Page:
An inflection point occurred in 2012 when a convolutional neural network named Alex Net achieved groundbreaking performance on the ImageNet competition. This event triggered the golden age of machine intelligence that we are currently witnessing, featuring a Cambrian explosion of new neural network approaches able to overcome purely statistical methods with high dimension, representation-based approaches.
Only a few years later, in a less attention-grabbing moment in the history of AI, the first-ever unsupervised learning method — trained without labeled inputs — would surpass supervised learning regimes in language understanding. AI was becoming more general, transferable, and purely computational.
In combination, these two monumental events achieved something quite profound: they demonstrated that we can use computers to produce a new element from nature without human intervention, a computational element that is generally valuable, transferable, and universally fungible.
Machine intelligence has become a commodity.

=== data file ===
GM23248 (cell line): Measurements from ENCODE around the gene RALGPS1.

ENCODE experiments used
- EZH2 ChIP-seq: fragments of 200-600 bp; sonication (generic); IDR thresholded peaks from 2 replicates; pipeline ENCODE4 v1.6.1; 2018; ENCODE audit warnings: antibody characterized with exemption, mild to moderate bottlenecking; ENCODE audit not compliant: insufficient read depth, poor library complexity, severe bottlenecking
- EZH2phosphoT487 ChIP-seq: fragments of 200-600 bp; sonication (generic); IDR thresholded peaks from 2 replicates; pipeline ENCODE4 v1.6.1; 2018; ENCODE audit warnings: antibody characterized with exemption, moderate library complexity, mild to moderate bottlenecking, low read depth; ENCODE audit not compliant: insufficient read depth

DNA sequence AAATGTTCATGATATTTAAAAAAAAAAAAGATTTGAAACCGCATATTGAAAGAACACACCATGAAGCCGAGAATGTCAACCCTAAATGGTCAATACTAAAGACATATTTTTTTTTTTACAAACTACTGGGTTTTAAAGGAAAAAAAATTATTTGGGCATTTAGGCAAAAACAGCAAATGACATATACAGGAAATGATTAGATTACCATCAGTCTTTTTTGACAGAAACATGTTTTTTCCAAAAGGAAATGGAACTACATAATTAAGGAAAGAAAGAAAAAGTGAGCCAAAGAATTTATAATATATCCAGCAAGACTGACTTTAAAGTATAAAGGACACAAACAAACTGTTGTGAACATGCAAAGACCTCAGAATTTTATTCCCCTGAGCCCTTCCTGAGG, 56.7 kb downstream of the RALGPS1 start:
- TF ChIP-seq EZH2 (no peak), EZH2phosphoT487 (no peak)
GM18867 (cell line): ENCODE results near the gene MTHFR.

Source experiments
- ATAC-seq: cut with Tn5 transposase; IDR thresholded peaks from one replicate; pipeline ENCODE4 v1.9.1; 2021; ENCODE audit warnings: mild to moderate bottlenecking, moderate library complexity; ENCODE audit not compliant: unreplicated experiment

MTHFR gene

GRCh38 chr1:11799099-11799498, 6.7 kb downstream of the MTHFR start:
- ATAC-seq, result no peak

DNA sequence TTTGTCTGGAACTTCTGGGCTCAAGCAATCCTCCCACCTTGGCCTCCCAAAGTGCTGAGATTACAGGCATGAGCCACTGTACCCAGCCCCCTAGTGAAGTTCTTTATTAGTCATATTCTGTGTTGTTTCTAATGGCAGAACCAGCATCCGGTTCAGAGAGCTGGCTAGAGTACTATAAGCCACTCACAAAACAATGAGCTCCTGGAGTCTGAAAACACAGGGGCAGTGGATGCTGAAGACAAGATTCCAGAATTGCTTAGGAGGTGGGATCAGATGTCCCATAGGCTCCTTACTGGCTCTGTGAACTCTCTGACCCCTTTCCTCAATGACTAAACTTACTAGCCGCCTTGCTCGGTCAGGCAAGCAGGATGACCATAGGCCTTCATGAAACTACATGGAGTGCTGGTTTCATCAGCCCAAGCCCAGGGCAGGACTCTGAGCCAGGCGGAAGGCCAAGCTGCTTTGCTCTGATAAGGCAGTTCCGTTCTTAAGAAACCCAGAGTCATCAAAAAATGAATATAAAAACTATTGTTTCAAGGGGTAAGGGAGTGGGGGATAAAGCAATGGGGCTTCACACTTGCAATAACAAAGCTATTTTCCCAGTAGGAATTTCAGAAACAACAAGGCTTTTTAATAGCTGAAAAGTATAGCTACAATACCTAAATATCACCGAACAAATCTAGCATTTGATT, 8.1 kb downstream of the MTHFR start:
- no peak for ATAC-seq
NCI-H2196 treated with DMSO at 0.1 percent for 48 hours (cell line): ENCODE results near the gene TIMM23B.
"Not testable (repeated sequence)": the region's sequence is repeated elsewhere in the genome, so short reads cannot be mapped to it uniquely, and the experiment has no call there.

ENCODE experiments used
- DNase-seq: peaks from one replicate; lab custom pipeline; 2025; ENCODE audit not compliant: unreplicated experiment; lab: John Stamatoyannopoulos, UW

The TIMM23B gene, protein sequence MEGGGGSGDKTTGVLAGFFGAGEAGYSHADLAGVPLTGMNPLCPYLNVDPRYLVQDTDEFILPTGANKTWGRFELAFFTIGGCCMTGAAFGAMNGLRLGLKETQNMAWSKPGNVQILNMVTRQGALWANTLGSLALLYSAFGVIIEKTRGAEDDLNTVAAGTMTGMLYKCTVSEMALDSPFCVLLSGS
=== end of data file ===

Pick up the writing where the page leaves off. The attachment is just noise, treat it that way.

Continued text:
The effect of this tectonic shift, however, has not yet been fully realized. Intelligence is still being framed by the same academic substrate which birthed it in the 1950s, chugging along within the same zeitgeist, where the growth of AI is measured by humans and transferred by paper writing.
But a new paradigm for AI is impending. The invention of digital trust, a.k.a. Bitcoin, showed us for the first time that we can organize computing around a protocol in order to create something bigger and better than anything a centralized organization is capable of.
Bittensor fulfills this technical bridge.
Using digital trust to create markets for AI, Bittensor creates the first-ever cognitive economy that prices and facilitates the transfer of pure machine intelligence between consumers and producers. We are creating the first neural internet, connecting researchers directly and incentivizing them to help each other produce a more powerful intelligence source for the web.